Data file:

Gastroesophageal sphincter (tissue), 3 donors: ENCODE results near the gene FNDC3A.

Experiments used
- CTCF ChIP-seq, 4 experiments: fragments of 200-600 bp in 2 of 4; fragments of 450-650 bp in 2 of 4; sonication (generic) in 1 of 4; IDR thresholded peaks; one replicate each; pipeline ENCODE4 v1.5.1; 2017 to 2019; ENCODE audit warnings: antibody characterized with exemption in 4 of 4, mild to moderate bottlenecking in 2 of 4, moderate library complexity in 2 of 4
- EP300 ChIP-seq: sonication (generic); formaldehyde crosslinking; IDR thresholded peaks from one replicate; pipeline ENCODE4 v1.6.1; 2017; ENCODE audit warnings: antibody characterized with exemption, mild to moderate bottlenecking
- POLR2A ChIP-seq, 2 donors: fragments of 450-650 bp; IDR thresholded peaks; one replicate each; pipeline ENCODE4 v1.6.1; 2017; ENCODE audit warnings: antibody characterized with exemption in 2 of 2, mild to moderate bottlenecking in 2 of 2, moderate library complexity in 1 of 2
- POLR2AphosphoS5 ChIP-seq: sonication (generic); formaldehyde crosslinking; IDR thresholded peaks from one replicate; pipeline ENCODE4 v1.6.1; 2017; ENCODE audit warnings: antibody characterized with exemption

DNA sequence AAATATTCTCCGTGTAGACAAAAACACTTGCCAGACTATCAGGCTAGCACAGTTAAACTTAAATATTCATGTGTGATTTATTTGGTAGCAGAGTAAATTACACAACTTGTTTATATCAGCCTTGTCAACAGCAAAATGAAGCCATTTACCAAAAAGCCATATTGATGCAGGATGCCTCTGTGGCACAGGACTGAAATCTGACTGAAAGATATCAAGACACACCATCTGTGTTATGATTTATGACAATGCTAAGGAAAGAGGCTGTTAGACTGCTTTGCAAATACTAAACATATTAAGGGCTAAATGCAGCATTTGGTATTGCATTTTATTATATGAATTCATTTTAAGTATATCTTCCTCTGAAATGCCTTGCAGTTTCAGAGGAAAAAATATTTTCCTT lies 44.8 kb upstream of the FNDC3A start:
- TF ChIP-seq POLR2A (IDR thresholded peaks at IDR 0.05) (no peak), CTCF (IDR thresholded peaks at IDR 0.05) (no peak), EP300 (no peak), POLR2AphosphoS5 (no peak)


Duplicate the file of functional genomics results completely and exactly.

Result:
Gastroesophageal sphincter (tissue), 3 donors: ENCODE results near the gene FNDC3A.

Experiments used
- CTCF ChIP-seq, 4 experiments: fragments of 200-600 bp in 2 of 4; fragments of 450-650 bp in 2 of 4; sonication (generic) in 1 of 4; IDR thresholded peaks; one replicate each; pipeline ENCODE4 v1.5.1; 2017 to 2019; ENCODE audit warnings: antibody characterized with exemption in 4 of 4, mild to moderate bottlenecking in 2 of 4, moderate library complexity in 2 of 4
- EP300 ChIP-seq: sonication (generic); formaldehyde crosslinking; IDR thresholded peaks from one replicate; pipeline ENCODE4 v1.6.1; 2017; ENCODE audit warnings: antibody characterized with exemption, mild to moderate bottlenecking
- POLR2A ChIP-seq, 2 donors: fragments of 450-650 bp; IDR thresholded peaks; one replicate each; pipeline ENCODE4 v1.6.1; 2017; ENCODE audit warnings: antibody characterized with exemption in 2 of 2, mild to moderate bottlenecking in 2 of 2, moderate library complexity in 1 of 2
- POLR2AphosphoS5 ChIP-seq: sonication (generic); formaldehyde crosslinking; IDR thresholded peaks from one replicate; pipeline ENCODE4 v1.6.1; 2017; ENCODE audit warnings: antibody characterized with exemption

DNA sequence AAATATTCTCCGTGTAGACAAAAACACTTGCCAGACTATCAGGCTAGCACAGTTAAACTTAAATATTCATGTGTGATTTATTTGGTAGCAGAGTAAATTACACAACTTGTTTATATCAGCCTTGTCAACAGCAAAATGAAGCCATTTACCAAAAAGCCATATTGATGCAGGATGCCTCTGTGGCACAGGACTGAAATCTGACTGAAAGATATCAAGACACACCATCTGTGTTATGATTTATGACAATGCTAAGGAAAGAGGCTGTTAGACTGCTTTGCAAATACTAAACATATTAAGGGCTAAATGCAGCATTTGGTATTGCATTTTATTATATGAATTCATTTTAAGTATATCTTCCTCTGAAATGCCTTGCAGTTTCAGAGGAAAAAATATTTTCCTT lies 44.8 kb upstream of the FNDC3A start:
- TF ChIP-seq POLR2A (IDR thresholded peaks at IDR 0.05) (no peak), CTCF (IDR thresholded peaks at IDR 0.05) (no peak), EP300 (no peak), POLR2AphosphoS5 (no peak)